Defence minister asked to take lead on PTSD
OTTAWA - Parliamentarians are asking Canada's defence minister and the country's top military commander to help fight off the stigma that exists among soldiers about post-traumatic stress disorder.
The recommendation comes in a report released Wednesday by the House of Commons defence committee, along with three dozen recommendations about the treatment of soldiers suffering from PTSD.
The all-party committee calls for a "high-profile effort to pursue a modern, enlightened and unequivocal view of mental health issues in the Canadian Forces."
A testosterone-charged image of military toughness has long been identified as an obstacle for traumatized soldiers to seek help. The committee concluded that views "toward mental health issues in the Canadian Forces remain largely negative."
Parliamentarians acknowledged the military has worked hard to remove the stigma of PTSD, but that its "efforts do not seem to gain much traction at lower" ranks.
Public statements by Defence Minister Peter MacKay -- and by Chief of Defence Staff Gen. Walter Natynczyk -- are seen as key to getting troubled soldiers to come forward and seek treatment.
"It's imperative to have that kind of statement," Liberal defence critic Denis Coderre said after the report was tabled in the Commons.
"There has to be a major cultural shift within the department and it requires leadership."
Officials for MacKay and Natynczyk wouldn't commit to making a specific statement related to PTSD, but said both men have spoken often and passionately about the subject.
"Based on his past statements, I don't think there can be any doubt about how he feels about this," said Dan Dugas, MacKay's communications director.
The year-long exhaustive study was released by Conservative committee chair Maxime Bernier.
The report also called on National Defence to commission an independent audit of mental-health services provided to returning veterans, to help identify any gaps.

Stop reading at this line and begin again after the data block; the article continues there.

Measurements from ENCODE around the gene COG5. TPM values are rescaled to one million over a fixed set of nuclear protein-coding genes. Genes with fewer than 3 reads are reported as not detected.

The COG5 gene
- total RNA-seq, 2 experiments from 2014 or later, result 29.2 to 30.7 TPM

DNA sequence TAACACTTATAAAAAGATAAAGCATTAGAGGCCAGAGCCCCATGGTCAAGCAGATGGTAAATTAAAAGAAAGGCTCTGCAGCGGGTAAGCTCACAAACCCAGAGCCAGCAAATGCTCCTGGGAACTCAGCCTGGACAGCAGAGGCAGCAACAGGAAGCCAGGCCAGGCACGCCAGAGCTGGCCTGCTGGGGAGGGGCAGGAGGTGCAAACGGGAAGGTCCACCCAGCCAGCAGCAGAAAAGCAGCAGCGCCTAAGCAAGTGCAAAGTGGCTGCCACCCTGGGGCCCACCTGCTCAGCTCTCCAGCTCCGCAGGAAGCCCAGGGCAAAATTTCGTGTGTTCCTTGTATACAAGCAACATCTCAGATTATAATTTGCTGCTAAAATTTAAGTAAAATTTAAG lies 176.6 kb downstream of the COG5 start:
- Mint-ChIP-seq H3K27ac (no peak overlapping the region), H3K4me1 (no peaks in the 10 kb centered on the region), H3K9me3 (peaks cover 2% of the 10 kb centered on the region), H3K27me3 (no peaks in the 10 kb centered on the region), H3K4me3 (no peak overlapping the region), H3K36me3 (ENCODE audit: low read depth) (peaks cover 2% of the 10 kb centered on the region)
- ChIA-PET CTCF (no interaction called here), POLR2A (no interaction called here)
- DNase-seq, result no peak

"For every senior officer or departmental official who told us of initiatives being taken to improve military health care generally, and mental health diagnosis and treatment in particular, we heard at least one junior rank who told us the system was not working for them," says the report.
"The phrase `falling through the cracks' was heard so often it lost its notoriety."
Services for those with traumatic stress should include treatment of alcohol and drug abuse because the two often go hand-in-hand, the committee recommended.
And the link between domestic violence and mental illness should be emphasized to the families of soldiers returning from harrowing overseas missions.
The committee heard expert testimony that of some 27,000 soldiers and aircrew who have rotated through Afghanistan, approximately 3,640 members are expected to exhibit some sort of mental health concern. And of those, roughly 1,120 could exhibit symptoms of PTSD.
The estimate is based upon a mathematical model.
The NDP tacked on a few supplementary recommendations to the report, including one asking for a soldiers' advocate who could get around the issue of stigma, by independently bringing forward the concerns of individual soldiers.
The party's defence critic, Jack Harris, said he agreed with the overall recommendations, but was troubled by the "cheery tone" of the report and felt it could have been more hard-hitting.
Therapist Greg Lubimiv, executive director of the Phoenix Centre for Children and Families in Pembroke, Ont., says his military caseload from nearby CFB Petawawa is surging.
He had 95 cases by the end of May -- up from 12 before the deadly Kandahar mission began more than three years ago. Another 25 families are on a waiting list.
"There's an increase in family violence issues. There's an increase in addiction issues. There's an increase in psychological issues like anxiety, depression, suicidal ideation. And these are similar to any population that undergoes tremendous stress."
Military screening to ensure the mental fitness of soldiers before they deploy can be easily thwarted, Lubimiv said.
Troops struggling with the telltale signs of trouble -- sleep disturbance, paralyzing anxiety, panic attacks -- may say they're fine. Turning down an overseas mission is widely viewed as a major career-limiting move.
"There's not a blood test to say you have PTSD. Those behaviours aren't always able to be observed by those who are doing the screening."
Multiple tours are exacting a growing toll on admittedly overstretched Canadian forces, Lubimiv added.
"One of our findings is that you don't become more resilient when you have more deployments. It seems to be the opposite. More deployments actually seem to be increasing the risk for a soldier to experience a (mental-health) disturbance."
Dr. Lorelei Walsh Park, a psychologist in Oromocto, N.B., near CFB Gagetown, specializes in the diagnosis and treatment of PTSD.
Her military caseload now comprises about 45 per cent of her practice -- up from about 11 per cent in 2007. She attributes much of that jump to the lingering effects of local troops returning from Afghanistan in August 2007.
Within about three months, she started getting calls.
"It's presenting as (patients saying) 'My spouse, he's doing this or doing that and I don't understand why.' And it's a lot of misinterpretation of why the person is behaving the way they are, not understanding that it might be depression or it might be post-traumatic stress disorder."